For the past few months, I've been hiding a secret.
People are still complaining on Twitter. But when the news rolled in, I couldn't help but feel relief. (Even if there's a chance the show could get revived elsewhere.) Lately, hitting play on another season of a punishingly dark and violent superhero show has felt like studying for a test I don't have to take.
Since 2008, Marvel's entered the mainstream in a way like never before. To date, we've gotten 20 movies from the Marvel Cinematic Universe, with at least three more on the way. Somehow, we haven't hit our saturation point. In fact, the top two grossing movies of 2018 domestically were Black Panther and Avengers: Infinity War. It has been fun -- in a pop cultural landscape that's fragmented across platforms, the popularity of the MCU has been the closest thing we've gotten to a unifying cultural experience in a long time.
In 2015, Netflix launched Daredevil, the first of its series on Marvel heroes that occupied the same storyline as Iron Man and Captain America, even if they never crossed paths. The appetite certainly seemed like it was there. ABC's Agents of S.H.I.E.L.D. and Agent Carter were already on the air.
Marvel's not the only big entertainment franchise testing its elasticity. Star Wars (which has for decades spawned books, animated series and who knows what else) promises more blockbusting movies unpacking backstories we , and pushing forward the main storyline, decades after the originals. DC's been at work, too. Aquaman starring Jason Momoa came out this month following a Superman movie, a Batman movie, a movie with both, Wonder Woman, and one with all of the above.
I'm so tired.
Over the years, I've seen every single MCU movie, multiple times even. But somewhere around Daredevil season two, I realized I was watching the shows out of some sense of obligation. To what? No idea. And to what end? Not sure. It's not like Jessica Jones, Luke Cage, Matt Murdock and the rest of the crew are going to end up in an MCU film, fulfilling some satisfying crossover event.
So many anger issues
It's just been one airless onslaught of people with troubled pasts and anger issues, beating the hell out of other people with troubled pasts and anger issues.
Matt Murdock has been in so many fights, the real miracle of that wavering Catholic's life is that he has any teeth. (Shout out to St. Apollonia, patron saint of dentistry.)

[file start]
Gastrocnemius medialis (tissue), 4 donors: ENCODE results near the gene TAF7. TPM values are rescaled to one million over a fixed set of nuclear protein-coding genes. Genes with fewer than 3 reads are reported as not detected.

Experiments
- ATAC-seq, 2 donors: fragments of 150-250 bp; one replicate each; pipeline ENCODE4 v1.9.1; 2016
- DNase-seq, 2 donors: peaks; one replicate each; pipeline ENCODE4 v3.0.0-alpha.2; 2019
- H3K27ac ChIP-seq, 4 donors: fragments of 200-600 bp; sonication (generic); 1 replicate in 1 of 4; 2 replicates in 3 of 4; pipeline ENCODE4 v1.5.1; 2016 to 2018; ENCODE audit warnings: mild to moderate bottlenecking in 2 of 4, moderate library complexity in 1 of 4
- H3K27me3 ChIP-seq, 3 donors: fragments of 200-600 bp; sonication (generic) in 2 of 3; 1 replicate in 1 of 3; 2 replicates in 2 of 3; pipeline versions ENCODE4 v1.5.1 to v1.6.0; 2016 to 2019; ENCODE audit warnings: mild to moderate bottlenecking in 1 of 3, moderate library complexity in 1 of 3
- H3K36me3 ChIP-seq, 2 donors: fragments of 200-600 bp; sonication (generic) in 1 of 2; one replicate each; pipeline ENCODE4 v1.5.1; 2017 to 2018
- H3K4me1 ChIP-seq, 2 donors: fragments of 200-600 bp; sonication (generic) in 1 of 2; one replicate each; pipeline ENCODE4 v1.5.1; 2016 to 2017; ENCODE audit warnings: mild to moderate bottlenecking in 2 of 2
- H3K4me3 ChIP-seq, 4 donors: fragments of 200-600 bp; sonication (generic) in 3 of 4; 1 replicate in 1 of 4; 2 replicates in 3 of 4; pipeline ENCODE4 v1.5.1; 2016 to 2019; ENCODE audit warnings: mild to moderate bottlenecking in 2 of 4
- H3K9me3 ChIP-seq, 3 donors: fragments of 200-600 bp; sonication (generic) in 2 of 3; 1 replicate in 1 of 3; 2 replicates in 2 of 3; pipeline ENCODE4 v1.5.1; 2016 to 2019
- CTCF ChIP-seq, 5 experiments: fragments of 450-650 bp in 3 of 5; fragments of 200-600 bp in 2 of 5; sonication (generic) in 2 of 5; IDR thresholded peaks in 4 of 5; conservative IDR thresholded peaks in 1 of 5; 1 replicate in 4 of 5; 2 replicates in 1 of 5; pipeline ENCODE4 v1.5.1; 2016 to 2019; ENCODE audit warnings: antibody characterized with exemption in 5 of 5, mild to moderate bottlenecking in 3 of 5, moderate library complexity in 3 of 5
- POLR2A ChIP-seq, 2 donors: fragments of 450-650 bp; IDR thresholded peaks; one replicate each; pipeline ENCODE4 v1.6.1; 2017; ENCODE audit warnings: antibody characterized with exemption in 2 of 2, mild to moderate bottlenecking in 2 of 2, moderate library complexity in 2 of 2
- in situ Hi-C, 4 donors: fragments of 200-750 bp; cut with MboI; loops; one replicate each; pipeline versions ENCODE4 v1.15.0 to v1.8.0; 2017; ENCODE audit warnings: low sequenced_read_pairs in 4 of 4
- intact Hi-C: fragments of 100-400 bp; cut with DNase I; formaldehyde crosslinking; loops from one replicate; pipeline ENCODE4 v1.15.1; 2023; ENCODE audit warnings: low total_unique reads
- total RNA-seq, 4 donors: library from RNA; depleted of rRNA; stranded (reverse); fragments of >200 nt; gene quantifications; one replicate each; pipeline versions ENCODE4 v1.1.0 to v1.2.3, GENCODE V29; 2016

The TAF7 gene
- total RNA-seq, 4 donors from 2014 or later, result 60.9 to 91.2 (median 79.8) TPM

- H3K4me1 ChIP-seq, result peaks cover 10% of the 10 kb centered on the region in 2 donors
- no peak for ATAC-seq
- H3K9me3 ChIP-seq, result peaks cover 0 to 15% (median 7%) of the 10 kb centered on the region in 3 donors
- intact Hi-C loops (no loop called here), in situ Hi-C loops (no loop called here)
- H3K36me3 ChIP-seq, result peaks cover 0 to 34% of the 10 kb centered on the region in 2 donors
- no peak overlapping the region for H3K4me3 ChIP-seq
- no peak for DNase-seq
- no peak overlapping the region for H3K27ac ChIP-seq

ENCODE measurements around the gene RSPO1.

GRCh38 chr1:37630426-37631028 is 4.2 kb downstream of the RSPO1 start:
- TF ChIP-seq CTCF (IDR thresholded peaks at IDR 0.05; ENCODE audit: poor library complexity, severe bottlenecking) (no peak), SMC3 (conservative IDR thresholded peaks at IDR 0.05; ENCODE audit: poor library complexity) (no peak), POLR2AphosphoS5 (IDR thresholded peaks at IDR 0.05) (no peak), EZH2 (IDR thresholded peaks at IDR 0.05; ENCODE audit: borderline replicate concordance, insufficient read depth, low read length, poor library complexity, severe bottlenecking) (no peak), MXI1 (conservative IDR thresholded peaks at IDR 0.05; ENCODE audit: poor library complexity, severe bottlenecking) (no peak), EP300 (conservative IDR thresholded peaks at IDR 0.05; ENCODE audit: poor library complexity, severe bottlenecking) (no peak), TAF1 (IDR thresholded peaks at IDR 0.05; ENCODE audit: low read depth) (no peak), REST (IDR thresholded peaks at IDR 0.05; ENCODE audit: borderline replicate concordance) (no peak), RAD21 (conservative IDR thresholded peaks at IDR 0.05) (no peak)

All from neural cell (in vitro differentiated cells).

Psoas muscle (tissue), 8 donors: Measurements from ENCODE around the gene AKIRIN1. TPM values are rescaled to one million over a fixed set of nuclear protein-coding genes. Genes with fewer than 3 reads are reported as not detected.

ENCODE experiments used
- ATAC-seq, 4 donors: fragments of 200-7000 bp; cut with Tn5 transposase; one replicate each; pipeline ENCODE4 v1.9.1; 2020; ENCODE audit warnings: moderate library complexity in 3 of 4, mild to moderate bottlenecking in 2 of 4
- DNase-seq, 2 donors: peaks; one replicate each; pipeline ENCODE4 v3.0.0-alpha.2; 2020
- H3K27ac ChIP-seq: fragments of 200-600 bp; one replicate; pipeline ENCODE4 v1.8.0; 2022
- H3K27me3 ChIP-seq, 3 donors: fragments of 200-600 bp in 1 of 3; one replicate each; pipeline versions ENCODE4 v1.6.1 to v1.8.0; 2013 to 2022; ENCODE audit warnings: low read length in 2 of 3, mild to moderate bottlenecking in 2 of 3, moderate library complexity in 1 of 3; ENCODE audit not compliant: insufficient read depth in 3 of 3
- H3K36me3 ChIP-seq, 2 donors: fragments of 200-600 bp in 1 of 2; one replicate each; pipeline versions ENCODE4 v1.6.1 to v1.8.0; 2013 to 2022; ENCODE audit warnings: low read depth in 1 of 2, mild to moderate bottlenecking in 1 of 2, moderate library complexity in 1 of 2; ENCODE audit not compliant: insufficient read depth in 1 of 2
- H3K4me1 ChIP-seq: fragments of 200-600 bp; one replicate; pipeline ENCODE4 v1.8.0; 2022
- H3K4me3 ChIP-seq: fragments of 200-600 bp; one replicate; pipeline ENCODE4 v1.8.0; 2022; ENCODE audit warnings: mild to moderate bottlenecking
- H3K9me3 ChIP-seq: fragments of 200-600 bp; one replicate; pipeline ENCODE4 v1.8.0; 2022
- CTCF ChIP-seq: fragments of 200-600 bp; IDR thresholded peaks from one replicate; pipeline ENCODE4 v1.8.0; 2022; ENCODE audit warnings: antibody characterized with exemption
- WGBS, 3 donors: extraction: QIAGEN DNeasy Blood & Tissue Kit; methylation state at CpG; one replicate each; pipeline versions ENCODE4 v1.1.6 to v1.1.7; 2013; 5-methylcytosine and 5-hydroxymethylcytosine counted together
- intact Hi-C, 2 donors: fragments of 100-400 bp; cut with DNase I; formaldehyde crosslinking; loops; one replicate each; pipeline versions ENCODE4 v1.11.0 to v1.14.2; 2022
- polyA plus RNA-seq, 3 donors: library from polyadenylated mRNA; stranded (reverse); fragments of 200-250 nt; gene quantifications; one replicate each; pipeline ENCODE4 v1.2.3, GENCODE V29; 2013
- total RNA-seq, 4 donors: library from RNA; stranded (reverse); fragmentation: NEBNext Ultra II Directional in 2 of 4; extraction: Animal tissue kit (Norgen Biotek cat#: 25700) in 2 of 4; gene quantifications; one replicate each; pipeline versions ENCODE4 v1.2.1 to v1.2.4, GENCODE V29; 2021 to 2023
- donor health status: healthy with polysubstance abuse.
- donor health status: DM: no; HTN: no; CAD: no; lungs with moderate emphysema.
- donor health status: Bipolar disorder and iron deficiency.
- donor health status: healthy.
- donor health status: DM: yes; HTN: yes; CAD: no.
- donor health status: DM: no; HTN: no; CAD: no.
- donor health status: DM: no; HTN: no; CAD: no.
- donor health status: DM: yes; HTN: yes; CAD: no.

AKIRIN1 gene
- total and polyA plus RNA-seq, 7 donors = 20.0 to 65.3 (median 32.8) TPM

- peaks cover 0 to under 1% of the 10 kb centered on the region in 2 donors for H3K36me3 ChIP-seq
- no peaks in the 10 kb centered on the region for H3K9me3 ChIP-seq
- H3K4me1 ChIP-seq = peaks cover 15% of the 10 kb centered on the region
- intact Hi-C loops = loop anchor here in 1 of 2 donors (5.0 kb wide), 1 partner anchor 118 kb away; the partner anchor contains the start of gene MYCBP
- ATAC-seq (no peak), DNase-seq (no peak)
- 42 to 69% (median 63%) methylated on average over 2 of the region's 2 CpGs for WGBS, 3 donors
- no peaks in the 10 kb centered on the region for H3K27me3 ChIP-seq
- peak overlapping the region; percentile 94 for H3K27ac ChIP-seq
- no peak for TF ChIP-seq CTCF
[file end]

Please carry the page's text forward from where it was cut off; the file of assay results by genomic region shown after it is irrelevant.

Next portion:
Before you angry-tweet at me, I'm not some sort of monster excited at the prospect of people losing their gigs. Also, losing Luke Cage cuts down the current TV/movie population of leading black superheroes by half. If Jessica Jones gets canceled too (we have no idea if it will or not), that's also a blow for representation in a genre mostly dominated by white dudes.
It's not to say these shows have all been a drag. While the MCU movies are sometimes criticized for relentlessly apocalyptic stakes, it's been good to see stories about heroes just trying to keep a handful of city blocks under control. Plus, we've gotten some of the most twisted, complicated, and creepy villains from Netflix, like Daredevil's Wilson Fisk, Jessica Jones' Killgrave, and Luke Cage's Mariah Dillard.
And as The Punisher and Jessica Jones still hang in the balance, I don't have a death wish for them. If people like them and they do well, cool.
It's understandable that for diehard fans, nothing is ever enough. When you feel so strongly about a property, you just want to absorb every particle possible. Fortunately with Marvel, there's a lot to dig into. (I barely mentioned all the other Marvel shows across Hulu, ABC, Freeform, etc.)
Comics books still have me
What I've figured out is that if I want more Marvel in my life, it doesn't necessarily have to be through Netflix. In the past several months, I've been trekking back and forth to my wonderfully stodgy-looking local library to get volumes of the comic books Ms. Marvel, written by G. Willow Wilson, and Black Panther written by Ta-Nehisi Coates.
I'm pretty sure the librarians think I don't actually read chapter books anymore.
In reality, the Marvel wave offers a lesson about being selective and consuming what you want. Ms. Marvel focuses on a teenager named Kamala Khan (whose life is already a bit complicated from having to navigate a bi-cultural existence), and what happens when she get powers. It's funny and heartfelt and my speed in more ways than I can count.
Time is precious. I want to spend it reading about a young woman life hasn't kicked the crap out of yet.
For now, at least.
Anyway, there's no hiding from Marvel. There's barely even keeping up with it. Disney's Disney+ streaming service, coming in 2019, is going to have a show about Loki, starring Tom Hiddleston himself. In December, a Disney executive even said there was a possibility the canceled Netflix shows could come back on Disney+. Maybe. Marvel's going to continue to take my lunch money every time a movie comes out.
But maybe I can finally catch a break from the tortured souls of Netflix's corner of the MCU.
Matt Murdock's teeth and I are finally off the hook.
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